MySQL database backup file compression: gzip vs bzip2

In one of my previous posts: MySQL backups, I talked about using a script for automating backups. I show that we can use gzip to compress backup file to compress and save. Since then, our backup file has been growing meg or two a day which is causing our backup files to get bigger and bigger every day. We keep hourly backups for a week so you can imagine space usage is quite high.

I went and did few tests to see if its beneficial for us to use Bzip2 instead of gzip. I could’ve tried 7z also but that is not something installed on most linux machines I work on and I didn’t want use a solution which will require me to add more software. Here are the results:

Original sql file size: 584M
Using gzip: 166M
Time spent on compressing 1 minute 25 secs
Using bzip2: 125M
Time spent on compressing 1 minute 50 secs

As we can see that it takes longer to compress but file size is much smaller (adds up fast for multiple backups). As our database grows bigger and bigger, the size difference will matter quite a bit. Since we also ftp the file off the server to onsite/offsite location hourly as well.

Does anybody know of any backup techniques which we can use for free and we can do incrementals with? comments are always welcome.  To learn more about gzip or bzip2, see man gzip or man bzip2 respectively.

15 thoughts on “MySQL database backup file compression: gzip vs bzip2

  1. dudus

    You could keep a backup copy remote and locally. Then everytime you do a new backup you binary diff both and just submit the patch. So onsite you keep only the last one. And off site you keep an old one with several patches.
    Then you can apply some of this patches just to clenup once in a while.

    Just an idea

  2. Steven Haryanto

    There’s always rsync 🙂

    I’ve used rdiff-backup in the past, it’s pretty good albeit not very robust (fails with fatal error a lot in situations where it should have just retried or ignored the error). i’m now using rsync combined with some simple homebrewn script.

    Unix’s “cp -la” is also useful 🙂

  3. CrazyToon Post author

    Steven: what am I rsync’ing? are you talking about rsync’ing the db files themselves? if so, it does make it hard for us to go back to certain date ad pull data out if needed.

    dudus: intresting idea. I never heard anybody do this… I will look into it. Thanks!

  4. Martin

    For incremental backup I’d suggest using binary logs. Set max_binlog_size to something small and every time a new binlog file is started, copy the last one (I’m not sure if it is safe to copy the currently used binlog file as well).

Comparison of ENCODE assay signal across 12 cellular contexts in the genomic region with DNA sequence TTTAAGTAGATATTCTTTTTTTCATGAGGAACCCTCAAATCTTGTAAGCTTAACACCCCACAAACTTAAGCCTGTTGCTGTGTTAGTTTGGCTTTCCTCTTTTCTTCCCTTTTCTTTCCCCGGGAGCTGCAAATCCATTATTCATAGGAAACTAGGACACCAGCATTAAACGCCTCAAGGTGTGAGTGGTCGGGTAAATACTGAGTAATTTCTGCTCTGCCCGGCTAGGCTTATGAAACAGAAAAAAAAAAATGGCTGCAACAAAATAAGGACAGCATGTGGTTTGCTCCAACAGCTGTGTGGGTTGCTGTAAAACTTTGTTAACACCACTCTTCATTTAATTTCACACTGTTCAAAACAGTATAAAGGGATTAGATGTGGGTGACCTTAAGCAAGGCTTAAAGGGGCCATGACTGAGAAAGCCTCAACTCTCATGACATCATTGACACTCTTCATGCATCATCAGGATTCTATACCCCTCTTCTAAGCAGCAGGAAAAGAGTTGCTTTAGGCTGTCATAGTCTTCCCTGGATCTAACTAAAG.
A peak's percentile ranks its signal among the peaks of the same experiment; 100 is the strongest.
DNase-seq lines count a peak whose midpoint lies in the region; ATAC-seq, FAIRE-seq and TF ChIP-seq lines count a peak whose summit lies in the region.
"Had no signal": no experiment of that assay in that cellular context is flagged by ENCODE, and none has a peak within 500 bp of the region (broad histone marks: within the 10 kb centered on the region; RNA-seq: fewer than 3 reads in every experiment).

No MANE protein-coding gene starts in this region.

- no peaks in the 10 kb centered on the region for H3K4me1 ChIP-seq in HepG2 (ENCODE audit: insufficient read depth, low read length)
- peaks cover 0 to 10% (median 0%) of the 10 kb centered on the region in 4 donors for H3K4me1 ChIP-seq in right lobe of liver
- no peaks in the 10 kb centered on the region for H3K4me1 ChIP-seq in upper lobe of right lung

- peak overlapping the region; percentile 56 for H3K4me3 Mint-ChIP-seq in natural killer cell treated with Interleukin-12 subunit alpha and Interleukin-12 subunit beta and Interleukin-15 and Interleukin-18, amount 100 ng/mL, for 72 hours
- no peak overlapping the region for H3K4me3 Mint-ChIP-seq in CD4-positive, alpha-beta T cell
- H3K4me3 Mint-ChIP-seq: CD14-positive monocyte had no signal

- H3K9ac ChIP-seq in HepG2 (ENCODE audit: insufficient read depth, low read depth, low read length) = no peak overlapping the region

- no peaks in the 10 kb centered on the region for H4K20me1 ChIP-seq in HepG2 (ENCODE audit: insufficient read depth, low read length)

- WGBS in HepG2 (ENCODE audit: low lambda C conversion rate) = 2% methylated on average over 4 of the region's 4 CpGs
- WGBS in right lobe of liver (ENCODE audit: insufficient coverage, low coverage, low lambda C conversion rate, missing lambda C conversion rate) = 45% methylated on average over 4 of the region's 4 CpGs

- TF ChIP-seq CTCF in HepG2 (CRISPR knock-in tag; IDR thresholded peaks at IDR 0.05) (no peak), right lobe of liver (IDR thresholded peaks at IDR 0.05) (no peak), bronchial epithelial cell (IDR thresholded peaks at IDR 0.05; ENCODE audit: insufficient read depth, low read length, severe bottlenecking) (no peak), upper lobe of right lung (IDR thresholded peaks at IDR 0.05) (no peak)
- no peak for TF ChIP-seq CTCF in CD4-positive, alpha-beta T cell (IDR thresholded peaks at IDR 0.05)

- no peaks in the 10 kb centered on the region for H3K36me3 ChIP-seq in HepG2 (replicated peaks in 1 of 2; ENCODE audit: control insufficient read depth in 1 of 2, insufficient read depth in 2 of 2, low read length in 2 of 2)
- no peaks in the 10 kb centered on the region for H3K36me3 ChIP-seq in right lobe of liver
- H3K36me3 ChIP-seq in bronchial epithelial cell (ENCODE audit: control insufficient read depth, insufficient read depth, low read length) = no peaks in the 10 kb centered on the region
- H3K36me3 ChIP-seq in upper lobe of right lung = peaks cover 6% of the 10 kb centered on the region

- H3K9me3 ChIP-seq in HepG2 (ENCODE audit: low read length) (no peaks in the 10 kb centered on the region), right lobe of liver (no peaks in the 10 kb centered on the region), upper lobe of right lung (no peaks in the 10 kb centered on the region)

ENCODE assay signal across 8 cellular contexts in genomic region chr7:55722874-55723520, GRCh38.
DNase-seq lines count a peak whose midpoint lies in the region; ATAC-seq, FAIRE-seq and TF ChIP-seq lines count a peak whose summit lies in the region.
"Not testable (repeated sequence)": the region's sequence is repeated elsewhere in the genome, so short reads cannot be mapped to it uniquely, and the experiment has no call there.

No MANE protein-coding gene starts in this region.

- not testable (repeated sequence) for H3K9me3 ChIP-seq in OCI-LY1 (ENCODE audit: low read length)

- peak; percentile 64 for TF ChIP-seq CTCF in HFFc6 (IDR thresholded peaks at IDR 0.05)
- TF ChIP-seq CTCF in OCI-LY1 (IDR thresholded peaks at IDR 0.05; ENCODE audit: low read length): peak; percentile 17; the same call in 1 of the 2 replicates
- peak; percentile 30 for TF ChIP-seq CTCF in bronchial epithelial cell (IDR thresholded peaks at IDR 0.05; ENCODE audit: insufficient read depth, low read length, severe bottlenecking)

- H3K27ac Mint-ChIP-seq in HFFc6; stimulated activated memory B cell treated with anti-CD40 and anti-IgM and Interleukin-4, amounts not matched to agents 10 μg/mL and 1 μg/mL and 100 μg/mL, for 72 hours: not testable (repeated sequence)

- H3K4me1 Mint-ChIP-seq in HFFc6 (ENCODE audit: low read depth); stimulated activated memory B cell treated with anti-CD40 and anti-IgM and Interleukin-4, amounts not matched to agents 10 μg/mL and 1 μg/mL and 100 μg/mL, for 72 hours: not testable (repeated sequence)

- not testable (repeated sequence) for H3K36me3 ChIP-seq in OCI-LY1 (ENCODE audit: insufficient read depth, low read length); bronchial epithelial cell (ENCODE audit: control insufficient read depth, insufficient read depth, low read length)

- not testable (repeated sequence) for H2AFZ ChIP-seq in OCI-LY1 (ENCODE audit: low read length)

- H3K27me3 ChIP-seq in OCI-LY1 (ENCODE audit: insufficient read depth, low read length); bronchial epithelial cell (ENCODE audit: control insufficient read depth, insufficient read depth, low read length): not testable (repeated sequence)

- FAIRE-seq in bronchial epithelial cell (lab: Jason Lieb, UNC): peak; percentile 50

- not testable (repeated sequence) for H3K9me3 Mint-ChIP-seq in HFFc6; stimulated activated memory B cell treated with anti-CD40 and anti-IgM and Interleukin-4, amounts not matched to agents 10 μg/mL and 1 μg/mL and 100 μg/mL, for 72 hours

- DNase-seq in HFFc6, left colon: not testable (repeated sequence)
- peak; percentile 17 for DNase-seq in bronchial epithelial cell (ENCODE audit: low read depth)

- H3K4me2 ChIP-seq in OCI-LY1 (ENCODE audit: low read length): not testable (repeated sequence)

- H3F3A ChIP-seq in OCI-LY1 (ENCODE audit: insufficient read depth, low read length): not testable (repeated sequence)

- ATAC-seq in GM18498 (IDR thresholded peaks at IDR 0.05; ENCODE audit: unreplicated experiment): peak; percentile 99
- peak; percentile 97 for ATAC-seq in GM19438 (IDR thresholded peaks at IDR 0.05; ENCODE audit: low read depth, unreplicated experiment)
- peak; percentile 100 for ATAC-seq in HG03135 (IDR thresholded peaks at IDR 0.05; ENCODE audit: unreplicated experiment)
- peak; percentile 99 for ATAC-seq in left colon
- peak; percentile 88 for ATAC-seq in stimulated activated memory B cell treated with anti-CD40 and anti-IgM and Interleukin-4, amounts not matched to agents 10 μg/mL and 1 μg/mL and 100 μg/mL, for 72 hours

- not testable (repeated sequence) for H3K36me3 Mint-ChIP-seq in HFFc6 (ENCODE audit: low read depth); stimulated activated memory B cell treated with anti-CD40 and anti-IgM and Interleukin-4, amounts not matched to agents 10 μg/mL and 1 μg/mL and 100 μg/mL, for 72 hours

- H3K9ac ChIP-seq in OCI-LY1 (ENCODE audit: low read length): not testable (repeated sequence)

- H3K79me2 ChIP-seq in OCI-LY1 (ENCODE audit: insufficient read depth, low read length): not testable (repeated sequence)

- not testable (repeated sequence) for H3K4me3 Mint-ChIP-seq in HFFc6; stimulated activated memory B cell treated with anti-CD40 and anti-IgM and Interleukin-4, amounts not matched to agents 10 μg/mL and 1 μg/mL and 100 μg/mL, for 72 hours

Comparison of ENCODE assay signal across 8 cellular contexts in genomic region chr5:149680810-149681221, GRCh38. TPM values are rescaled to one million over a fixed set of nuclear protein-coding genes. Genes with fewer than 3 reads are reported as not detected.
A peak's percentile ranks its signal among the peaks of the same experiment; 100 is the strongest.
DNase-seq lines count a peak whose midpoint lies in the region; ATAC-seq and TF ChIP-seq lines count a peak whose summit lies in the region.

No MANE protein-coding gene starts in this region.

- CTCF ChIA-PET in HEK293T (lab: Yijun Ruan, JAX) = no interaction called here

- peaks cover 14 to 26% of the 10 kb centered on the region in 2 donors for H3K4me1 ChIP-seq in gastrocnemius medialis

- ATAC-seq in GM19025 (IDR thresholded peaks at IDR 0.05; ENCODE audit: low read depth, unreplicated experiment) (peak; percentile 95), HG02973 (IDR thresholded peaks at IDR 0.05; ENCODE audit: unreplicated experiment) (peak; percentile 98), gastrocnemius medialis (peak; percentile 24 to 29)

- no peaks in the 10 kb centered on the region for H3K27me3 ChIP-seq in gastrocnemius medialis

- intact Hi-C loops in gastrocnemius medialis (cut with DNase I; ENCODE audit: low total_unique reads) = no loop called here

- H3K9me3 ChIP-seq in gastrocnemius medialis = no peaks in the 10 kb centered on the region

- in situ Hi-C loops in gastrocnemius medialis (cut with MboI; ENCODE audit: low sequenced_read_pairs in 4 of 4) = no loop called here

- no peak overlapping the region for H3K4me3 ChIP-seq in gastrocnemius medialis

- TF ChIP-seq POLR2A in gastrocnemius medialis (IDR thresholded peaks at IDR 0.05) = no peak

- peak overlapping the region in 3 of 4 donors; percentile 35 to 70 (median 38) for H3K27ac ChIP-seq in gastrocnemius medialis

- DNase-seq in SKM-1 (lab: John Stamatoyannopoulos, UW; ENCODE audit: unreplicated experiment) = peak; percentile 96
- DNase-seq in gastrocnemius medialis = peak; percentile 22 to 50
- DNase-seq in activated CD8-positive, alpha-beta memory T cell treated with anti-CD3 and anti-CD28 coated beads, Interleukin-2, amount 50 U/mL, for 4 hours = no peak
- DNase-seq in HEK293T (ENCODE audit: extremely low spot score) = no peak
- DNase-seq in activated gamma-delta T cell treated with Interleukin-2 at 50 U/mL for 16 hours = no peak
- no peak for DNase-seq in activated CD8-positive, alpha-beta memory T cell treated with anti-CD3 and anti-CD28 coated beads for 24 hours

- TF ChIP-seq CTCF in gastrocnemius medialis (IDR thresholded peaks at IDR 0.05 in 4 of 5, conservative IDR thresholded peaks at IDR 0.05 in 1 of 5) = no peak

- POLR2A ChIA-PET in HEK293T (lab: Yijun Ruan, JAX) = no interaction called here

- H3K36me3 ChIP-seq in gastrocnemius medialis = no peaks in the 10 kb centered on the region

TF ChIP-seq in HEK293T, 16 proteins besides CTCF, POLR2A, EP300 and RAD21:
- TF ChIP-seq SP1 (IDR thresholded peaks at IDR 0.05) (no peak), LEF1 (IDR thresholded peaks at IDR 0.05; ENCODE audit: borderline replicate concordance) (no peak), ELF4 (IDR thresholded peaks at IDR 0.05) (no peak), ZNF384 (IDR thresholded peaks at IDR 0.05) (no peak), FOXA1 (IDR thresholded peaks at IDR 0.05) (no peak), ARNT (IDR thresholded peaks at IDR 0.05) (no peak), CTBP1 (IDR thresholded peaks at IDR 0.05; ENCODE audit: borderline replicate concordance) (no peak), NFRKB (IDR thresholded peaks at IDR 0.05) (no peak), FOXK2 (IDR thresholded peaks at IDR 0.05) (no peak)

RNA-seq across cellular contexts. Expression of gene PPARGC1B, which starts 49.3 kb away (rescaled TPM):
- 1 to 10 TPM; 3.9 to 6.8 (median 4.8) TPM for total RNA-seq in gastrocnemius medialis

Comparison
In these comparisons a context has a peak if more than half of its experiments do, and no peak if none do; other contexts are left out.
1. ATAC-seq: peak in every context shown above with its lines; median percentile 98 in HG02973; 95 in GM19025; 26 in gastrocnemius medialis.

Even better would be a replication. Then you get a real-time copy of all transactions. That would also use less resources on the DB server, as all further copying and comression (hourly snapshots etc.) can take place on the backup server.

  5. CrazyToon Post author

    Shin: -9 creates a same size compressed file. -s creates 135 meg file. -s is used so bzip doesn’t use too much ram. therefore its not worth using since ram is not an issue here.

    Martin: we will be looking at replication in near future. Thanks for binlog comment. another thing for me to try.

  6. Casey

    Crazytoon: I believe Steven is saying you can use rsync on the actual dumps. So, the basic process would be:

    1. Create a new SQL file using MySQLdump
    2. Rsync the SQL file to your backup server.

    Martin does have good advice for incremental backups. The nice thing about that is when you do a full-backup (once a week?), you can delete the old binary logs to save space.

  7. Pingback: MySQL: How do I dump all tables in a database into separate files? | Technology: Learn and Share

  8. kindDBA

    which one is the fastest way to compress database backup. I have a backup of 30G and is taking more than an hour to finish compressing

  9. Bill

    Hey. Using MySQL’s archive storage engine can be good for things like logs I believe it uses gzip compression as well.

  10. Killer Bees

    Hey Everyone! Yeah using MySQL’s archive storage engine makes things small without the need to dump the .sql all the time. Tradeoff there is that the queries run slowly (Im not sure if it supports indexing)

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